Level Camps in Montgomery teach kids music studio skills

0

Achieve one, teach one.

It’s a personal motto for Tarrance “Tiny” Williams, who is redoubling her efforts with Levels Music Studio Camp to help a new generation of young music-makers in Montgomery.

“Personally, it’s a passion, man,” said Williams, who grew up in the Southlawn neighborhood of Montgomery. “Look into their eyes and see them amazed, learning and growing.”

He said Levels offers music lessons that he didn’t have available at a young age. It’s about creating and inspiring skills for future music producers, songwriters, singers, rappers, and more. from the city.

CONTINUED: 13-year-old rapper Wetumpka 2ndBloxkG is on his way

RISING FULL MOON: Group tune-up with two new members, new plan after Junkyard

“I’ve seen a few of them evolve,” Williams said of the camp attendees. “They take it upon themselves to keep learning.”

The camp started a few years ago in a building on Narrow Lane Road. He has since moved to Studioland in downtown Montgomery, 421 S. McDonough St. In his early days, Levels introduced young people to the art of beatmaking, the music behind rap and hip hop. But he grew beyond that.

Tarrance “Tiny” Williams is a music producer who runs Levels Music Studio Camp in Montgomery.

“We touched on the music production,” Williams said. “We’ve added a few audio-visual topics like podcast interviews and that kind of stuff. We’re trying to expand it.”

Thirteen-year-old Braylen Webster gained a newfound appreciation for music at a Levels camp last summer.

“It was really cool to record a song,” said Braylen, a student at Baldwin Arts and Academics Magnet School. “It made me want to learn so much more. I think I’ll stick with it.”

London Arrington brought a group of about 35 students to camp last year.

“It was all STEM,” Arrington said. “Science, technology, engineering and mathematics. It was the business, the economics of creativity.”

In addition to skills, camps are a way to keep kids positive, grounded and engaged, Williams said.

Kennedy Rose, a 14-year-old student at the Northwest Florida Ballet Academy, has attended Levels camps for the past two years. Along with learning more about the industry, she said it was a chance to make new friends.

“Thank you for involving me again,” Kennedy said in a message to Williams. “It was a lot of fun, and I hope we can do it again.”

Registrations for the Levels camp are at tiny-llc.com. Williams said the next camp will likely take place during spring break.

“We’ll see what COVID does, though,” he said.

Levels Studio Music Camp participants beginning in 2021 at Studioland in downtown Montgomery.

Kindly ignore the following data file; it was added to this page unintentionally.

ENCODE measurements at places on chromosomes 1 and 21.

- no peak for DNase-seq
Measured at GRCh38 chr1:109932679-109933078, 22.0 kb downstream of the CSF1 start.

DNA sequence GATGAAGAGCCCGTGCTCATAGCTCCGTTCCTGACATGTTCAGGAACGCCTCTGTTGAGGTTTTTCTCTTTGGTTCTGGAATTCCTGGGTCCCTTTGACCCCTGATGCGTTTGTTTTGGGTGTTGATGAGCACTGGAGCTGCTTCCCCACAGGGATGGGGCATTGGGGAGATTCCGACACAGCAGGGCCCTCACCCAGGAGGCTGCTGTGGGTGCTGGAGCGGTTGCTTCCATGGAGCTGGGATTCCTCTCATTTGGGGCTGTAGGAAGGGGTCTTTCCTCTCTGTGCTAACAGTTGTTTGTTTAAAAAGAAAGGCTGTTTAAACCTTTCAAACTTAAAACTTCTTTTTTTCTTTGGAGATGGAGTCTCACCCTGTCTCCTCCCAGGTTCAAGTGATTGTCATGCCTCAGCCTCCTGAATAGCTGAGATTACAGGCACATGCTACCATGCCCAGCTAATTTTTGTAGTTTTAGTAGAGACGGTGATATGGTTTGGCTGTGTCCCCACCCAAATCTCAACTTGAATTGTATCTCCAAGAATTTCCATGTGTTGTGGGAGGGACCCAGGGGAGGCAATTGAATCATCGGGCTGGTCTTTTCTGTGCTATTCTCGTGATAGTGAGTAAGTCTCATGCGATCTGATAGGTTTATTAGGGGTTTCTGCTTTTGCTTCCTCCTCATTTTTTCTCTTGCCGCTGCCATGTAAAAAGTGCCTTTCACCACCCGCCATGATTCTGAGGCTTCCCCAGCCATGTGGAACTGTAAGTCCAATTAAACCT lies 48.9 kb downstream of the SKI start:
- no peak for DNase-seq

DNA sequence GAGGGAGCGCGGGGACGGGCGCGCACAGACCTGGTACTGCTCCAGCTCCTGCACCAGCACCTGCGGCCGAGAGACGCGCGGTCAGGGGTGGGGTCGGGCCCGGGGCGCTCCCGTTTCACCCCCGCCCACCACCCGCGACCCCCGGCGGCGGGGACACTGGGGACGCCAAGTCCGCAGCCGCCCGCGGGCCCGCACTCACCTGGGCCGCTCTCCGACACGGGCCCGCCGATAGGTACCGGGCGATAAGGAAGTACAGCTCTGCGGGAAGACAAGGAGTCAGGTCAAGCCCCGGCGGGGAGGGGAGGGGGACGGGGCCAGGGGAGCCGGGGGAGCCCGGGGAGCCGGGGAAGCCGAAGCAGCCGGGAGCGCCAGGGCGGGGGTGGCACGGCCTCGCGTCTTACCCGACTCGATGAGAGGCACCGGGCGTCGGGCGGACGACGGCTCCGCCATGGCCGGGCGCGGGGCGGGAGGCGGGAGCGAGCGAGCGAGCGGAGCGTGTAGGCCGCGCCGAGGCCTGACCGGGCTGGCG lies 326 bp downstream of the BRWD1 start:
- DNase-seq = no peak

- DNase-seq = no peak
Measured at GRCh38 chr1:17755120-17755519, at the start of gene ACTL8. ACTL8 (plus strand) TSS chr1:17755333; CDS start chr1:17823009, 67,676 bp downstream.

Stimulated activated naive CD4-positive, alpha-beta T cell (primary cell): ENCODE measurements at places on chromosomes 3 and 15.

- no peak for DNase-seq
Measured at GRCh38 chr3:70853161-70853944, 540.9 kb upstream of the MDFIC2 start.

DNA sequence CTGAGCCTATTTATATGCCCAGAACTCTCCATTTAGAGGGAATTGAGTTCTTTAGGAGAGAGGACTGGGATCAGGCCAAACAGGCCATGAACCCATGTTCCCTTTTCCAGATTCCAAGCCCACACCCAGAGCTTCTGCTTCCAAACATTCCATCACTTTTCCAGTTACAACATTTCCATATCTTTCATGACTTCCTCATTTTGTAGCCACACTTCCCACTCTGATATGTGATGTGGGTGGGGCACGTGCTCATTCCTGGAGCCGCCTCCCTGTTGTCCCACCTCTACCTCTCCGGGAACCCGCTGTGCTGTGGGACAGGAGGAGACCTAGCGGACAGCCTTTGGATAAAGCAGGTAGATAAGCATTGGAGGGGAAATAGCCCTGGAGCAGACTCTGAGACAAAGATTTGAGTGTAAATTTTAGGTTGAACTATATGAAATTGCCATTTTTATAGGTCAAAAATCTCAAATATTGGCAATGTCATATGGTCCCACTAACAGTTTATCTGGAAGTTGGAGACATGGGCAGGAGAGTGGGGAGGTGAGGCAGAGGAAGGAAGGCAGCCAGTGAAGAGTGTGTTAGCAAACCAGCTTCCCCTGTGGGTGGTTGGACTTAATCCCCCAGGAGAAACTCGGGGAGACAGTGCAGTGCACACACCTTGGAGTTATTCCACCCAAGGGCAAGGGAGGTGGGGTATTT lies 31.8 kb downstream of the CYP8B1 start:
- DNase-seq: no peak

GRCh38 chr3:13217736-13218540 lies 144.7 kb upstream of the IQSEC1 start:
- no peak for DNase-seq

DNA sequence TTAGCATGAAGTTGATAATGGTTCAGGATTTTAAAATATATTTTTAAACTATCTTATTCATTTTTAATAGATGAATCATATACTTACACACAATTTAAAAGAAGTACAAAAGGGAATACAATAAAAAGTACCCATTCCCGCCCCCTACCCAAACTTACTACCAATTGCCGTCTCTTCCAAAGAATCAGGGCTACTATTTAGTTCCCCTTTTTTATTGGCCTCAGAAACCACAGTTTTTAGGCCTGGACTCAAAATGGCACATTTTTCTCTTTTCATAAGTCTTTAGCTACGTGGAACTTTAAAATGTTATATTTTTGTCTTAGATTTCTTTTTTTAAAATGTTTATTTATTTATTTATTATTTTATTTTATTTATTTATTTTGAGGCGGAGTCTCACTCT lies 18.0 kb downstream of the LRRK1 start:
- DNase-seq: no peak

Levels Studio Music Camp participants beginning in 2021 at Studioland in downtown Montgomery.

Transmit the love of music

In many ways, Williams passes on the kind of mentorship he received from Montgomery’s producer Algeron “Dr. Fangaz” Franklin, the man who helped introduce him and many others. to the music industry.

“That’s my little brother right there, Tiny,” Franklin said. “I’ve been dealing with him for about 17 years, I would say. He’s a great guy. He learns very quickly, he’s very open-minded and he’s got a lot of talent.”

Williams attended Carver High School and Alabama State University, where he played with the Marching Hornets for three years.

“That’s what got me into music,” Williams said. “I ended up graduating from Trenholm (State Community College) in broadcasting.”

Outside of Camp Levels, Williams works with Montgomery producer Noah Baker to mix and master the musical series Alabama Massacre.

“I think he does an amazing job musically and gives back to the community,” said Baker, a friend and classmate of Franklin who grew up in Southlawn with Williams. “He started a beat battle in Montgomery to get all the producers together. Tiny and all of Studioland are doing an amazing job.”

Williams’ company and Circle Internet Radio are also teaming up on a new podcast called Fried Hard.

He is also an audiovisual sound technician for the Hutchinson Missionary Baptist Church.

“I’m just everywhere, man,” Williams said.

Contact Montgomery Advertiser reporter Shannon Heupel at [email protected]

This article originally appeared on Montgomery Advertiser: Level Camps in Montgomery Equip Kids with Music Studio Skills

Share.

Comments are closed.